Improving Care Transitions in Nursing Homes

By Toles, Mark; Young, Heather M. et al. | Generations, Winter 2012 | Go to article overview

Improving Care Transitions in Nursing Homes


Toles, Mark, Young, Heather M., Ouslander, Joseph, Generations


Successful models exist for improving care transitions to and from nursing homes, but more research is needed-as are the will and incentive for change.

Care transitions expose older adults to added risk for medical complications, decreased quality of life, and overuse of acute healthcare services (National Transitions of Care Coalition, 2010). As illustrated in Figure 1 on page 79, the rates and types of care transitions in nursing homes are shaped by the diverse needs, preferences, and health trajectories of older adults. In some instances, residents require only short stays with rapid transitions to home; in others, residents enter nursing homes, experience acute changes in health, and transition to and from emergency departments or hospitals before returning to the nursing home or returning to their own home.

Though still in the early development stages, a range of new strategies has been designed to prevent avoidable care transitions in nursing homes and to ensure the coordination and continuity of care during transitions. This article proposes a model that describes goals and new strategies for supporting older adults and their family caregivers during three common care transitions in nursing homes.

Nursing Home Demography, Trends, and Care Transitions

Two demographic patterns in nursing homes complicate the goal of ensuring effective care transitions-shorter lengths of stay and greater health acuity. In 2009, 3.3 million residents received care in nearly 16,000 U.S. nursing homes. Unlike in the past, when people remained in nursing homes for years, most people today enter nursing homes for short stays that usually last no more than one to three months (see Figure 2, page 79). For example, in Minnesota, the mean length of stay was 248 days (eight months), while the median length of stay was 27.5 days (Minnesota Department of Health, 2012). The task of managing care transitions is now an expected component of nursing home services.

Older adults also now enter nursing homes with increasingly acute health conditions, which means they are more vulnerable to poor health and quality of life outcomes. As a group, nursing home residents have a median age of 85 years. They are often dependent upon caregivers for three or more activities of daily living, and have six or more chronic health conditions and some degree of cognitive impairment.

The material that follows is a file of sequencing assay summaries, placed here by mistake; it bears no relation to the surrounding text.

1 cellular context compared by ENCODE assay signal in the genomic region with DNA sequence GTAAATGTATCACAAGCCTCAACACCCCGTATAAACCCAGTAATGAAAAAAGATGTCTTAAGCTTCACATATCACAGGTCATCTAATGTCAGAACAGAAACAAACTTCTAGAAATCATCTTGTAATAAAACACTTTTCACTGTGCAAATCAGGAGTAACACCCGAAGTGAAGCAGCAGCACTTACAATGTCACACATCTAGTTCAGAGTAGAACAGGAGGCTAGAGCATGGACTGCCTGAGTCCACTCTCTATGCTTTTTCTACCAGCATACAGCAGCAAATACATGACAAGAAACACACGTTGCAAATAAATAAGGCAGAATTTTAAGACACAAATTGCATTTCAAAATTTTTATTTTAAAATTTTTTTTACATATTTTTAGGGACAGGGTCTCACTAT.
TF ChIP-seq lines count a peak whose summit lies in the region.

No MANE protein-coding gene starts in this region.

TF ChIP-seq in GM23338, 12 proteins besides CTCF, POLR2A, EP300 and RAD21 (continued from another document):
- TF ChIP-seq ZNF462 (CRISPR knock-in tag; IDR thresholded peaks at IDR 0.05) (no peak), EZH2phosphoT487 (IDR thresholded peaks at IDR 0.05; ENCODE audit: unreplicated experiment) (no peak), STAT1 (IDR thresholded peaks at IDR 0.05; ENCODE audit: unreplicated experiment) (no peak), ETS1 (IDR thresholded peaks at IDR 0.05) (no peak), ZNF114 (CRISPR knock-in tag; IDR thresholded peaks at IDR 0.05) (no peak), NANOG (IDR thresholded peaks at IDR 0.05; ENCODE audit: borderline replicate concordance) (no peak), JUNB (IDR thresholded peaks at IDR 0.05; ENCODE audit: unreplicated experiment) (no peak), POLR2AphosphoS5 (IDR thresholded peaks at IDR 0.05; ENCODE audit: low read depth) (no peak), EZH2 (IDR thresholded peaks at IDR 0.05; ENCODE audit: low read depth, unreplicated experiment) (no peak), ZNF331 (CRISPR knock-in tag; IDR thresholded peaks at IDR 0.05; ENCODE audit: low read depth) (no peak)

The most common transition, from hospital to nursing home, requires intensive medical and nursing intervention at time of admission. Moreover, residents and families now delay nursing home admissions until health conditions are advanced and professional assistance is required to manage geriatric syndromes, such as falls and incontinence. Thus, nursing home residents are highly vulnerable to harm from poorly executed care transitions, including inadequate communication of critical information from the hospital, medication errors, omissions, delays in follow-up diagnostic tests and treatments, and repeated hospitalizations.

A Conceptual Model of Care Transitions in Nursing Homes

The fundamental goal of those assisting older adults during care transitions is to promote safe and person-centered transitions that are most likely to achieve resident and family caregiver goals without complications (American Medical Directors Association, 2010). The question arises, then, what can be done about care transitions in nursing homes? How can they be made safer and more effective, person and family-centered, timely, efficient, and equitable?

Although a great deal more experimentation is needed to answer these questions fully, we propose the following three goals and related strategies for improving the quality of care transitions in nursing homes:

* Starting at the time of admission, establish responsive care teams to focus care on the needs and preferences of residents and families;

* During nursing home stays, enhance resources to identify, evaluate, and manage acute changes in health to reduce preventable hospital transfers; and,

* Enhance residents' and family caregivers' capacity to coordinate and continue care at home to reduce medical complications after transition from the nursing home to home. …

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